Recently, there’s been a legal and art historical controversy over the authentication of paintings by members of the New York School. That group of artists, also known as Abstract Expressionists, included Jackson Pollock, Mark Rothko, and Robert Motherwell, among other well-known figures. They emerged in New York in the late 1940s, and constituted the first internationally influential US art movement.
In the case at hand, the Dedalus Foundation, founded by Motherwell before his death to protect his legacy, authenticated a number of paintings purported to be by him, which dealers then sold. Later, Dedalus officials became skeptical about the works and withdrew their endorsement, in effect labeling the works forgeries. In the spirit of full disclosure, one of the dealers is a friend of mine, so I was more sensitive than I might have been to the very difficult position they were put in. Neither forensic testing nor the lawsuits that ensued actually resolved the question of the works’ origin. If it is this difficult to authenticate art created within the living memory of many of those involved, imagine what happens as we move further back in history!
This situation got me thinking about the value and limits of connoisseurship. The term “connoisseur” raises hackles in many parts of the art world because it carries with it the notion of inborn “taste,” something instinctive and unmeasurable, yet superior; the elitist connotations are obvious. If we define connoisseurship as an ability honed through years of deep study and careful observation, it becomes more palatable, even admirable. Problems arise, though, when connoisseurship is wrapped up in the ego of the connoisseur. If there is a need to be the leading authority on a particular artist’s work, and to retain that informal title, it can undermine serious analysis. In many instances, questions about a work’s authenticity or attribution (who painted it) remain in flux, whether the art is modern or very old. (Not long ago, I wrote about a Renaissance painting in the museum’s collection that was hidden under a 19th-century fake; the attribution of the older work remains in question. Eventually, further research and/or improved scientific methods of study may deliver an answer, but in the meantime neither refined taste nor a highly educated eye is going to settle the matter.)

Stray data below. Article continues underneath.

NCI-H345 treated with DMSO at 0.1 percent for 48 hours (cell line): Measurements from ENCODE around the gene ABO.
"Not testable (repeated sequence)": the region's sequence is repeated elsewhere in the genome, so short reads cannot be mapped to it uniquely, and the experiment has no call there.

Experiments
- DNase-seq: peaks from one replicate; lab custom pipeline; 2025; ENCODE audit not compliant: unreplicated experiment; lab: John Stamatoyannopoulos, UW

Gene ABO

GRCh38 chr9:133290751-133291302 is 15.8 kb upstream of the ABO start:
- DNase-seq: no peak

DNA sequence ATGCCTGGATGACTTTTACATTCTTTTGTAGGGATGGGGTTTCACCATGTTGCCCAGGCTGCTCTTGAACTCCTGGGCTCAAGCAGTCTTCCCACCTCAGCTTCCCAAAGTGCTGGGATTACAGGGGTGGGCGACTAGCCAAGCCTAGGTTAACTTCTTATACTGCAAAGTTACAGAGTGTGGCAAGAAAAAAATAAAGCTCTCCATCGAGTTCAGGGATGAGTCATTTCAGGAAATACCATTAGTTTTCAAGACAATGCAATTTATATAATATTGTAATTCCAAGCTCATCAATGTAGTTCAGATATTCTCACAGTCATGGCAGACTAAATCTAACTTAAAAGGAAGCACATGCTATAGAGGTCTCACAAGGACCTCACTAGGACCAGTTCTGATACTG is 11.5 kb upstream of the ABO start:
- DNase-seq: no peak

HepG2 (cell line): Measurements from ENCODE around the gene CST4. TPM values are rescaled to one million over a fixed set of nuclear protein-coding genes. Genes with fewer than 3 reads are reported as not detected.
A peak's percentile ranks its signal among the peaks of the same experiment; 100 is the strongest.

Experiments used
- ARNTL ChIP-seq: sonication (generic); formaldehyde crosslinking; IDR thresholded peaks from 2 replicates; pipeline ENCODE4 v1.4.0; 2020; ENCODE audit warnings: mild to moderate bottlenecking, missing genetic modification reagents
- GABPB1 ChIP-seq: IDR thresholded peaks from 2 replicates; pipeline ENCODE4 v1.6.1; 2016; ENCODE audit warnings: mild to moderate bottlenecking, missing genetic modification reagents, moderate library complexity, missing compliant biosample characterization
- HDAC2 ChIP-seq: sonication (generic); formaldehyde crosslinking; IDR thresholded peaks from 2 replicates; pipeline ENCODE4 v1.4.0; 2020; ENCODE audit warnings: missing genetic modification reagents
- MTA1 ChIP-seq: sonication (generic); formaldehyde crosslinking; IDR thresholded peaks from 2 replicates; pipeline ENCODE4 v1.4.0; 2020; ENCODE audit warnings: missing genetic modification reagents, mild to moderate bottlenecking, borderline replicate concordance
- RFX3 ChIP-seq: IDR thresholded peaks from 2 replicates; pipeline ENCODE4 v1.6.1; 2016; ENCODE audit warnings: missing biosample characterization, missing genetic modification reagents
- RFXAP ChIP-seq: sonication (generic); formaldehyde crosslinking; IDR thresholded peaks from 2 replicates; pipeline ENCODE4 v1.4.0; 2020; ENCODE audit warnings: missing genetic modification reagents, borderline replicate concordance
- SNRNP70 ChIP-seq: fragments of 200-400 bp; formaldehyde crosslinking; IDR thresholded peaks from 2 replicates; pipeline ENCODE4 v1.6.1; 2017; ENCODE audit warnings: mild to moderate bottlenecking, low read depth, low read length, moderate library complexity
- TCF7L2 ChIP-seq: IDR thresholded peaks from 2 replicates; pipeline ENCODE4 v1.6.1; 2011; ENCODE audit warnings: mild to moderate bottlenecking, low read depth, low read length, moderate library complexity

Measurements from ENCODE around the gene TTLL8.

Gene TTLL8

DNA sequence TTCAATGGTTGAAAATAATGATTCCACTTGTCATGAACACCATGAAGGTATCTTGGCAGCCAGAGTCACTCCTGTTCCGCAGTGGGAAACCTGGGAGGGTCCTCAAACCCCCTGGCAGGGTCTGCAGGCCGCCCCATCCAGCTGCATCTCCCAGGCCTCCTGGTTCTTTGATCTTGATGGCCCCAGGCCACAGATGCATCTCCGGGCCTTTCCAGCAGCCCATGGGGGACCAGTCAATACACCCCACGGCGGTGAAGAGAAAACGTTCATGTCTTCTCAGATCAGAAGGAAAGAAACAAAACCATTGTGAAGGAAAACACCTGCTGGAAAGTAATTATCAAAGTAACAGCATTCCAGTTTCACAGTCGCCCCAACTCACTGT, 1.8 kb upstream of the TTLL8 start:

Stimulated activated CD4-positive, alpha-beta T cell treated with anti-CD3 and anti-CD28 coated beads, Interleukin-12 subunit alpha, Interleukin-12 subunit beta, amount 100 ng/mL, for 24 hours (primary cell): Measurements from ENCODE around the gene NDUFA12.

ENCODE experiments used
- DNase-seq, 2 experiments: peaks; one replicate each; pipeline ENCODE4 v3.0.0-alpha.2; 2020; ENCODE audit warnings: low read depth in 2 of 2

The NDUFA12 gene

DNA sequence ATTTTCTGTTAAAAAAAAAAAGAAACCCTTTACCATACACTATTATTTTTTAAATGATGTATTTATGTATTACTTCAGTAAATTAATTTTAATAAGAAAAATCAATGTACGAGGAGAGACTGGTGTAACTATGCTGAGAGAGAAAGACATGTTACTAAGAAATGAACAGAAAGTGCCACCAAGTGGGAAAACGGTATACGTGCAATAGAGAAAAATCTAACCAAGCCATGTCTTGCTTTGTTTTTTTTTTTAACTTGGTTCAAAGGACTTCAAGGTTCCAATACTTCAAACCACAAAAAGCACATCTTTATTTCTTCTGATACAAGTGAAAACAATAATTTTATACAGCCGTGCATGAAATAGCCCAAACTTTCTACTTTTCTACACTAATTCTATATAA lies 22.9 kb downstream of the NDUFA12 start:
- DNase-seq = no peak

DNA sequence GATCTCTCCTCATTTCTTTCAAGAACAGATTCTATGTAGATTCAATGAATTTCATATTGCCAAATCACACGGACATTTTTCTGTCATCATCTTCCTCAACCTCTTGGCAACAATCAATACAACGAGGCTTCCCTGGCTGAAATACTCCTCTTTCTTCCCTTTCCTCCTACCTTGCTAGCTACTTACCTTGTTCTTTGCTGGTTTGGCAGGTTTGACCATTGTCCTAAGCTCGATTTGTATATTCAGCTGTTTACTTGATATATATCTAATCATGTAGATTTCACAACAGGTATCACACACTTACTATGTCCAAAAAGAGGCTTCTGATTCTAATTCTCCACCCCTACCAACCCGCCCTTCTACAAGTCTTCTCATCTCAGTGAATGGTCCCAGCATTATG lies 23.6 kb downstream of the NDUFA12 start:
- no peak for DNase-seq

Personally, I have mixed feelings about connoisseurship. I dislike the term’s snobbish associations. But because museums offer unique opportunities to engage with physical objects—it is our primary reason for being—they are a natural venue for the development of connoisseurship, in the staff and in audience members who want to explore art history. There can be enormous intellectual and sensory rewards to the intense study and observation of art, and I love that aspect of our work.
Then there’s the question of our increasingly DIY culture: With the ascent of the internet and social media, which has made a lot of information accessible, people increasingly seem to expect (and want) to intuit their way through learning. The new mode, which pretty much strips connoisseurship of its power, is more democratic, and if you learn things impelled by your own curiosity, they may have more significance for you. Yet, while the easy availability of information and the situation with the Motherwells underscore the limits of connoisseurship, I wouldn’t throw it out all together. This is an age of entrepreneurship, but how many of us are really independent entrepreneurs, in business or in learning? Most of us benefit from an existing structure, even as we build on it. Without a base of established knowledge, how deeply will most people go into any subject? At its best, the museum provides that foundation, acting as a guide, opening the doors to individual exploration and discovery.
Until next month,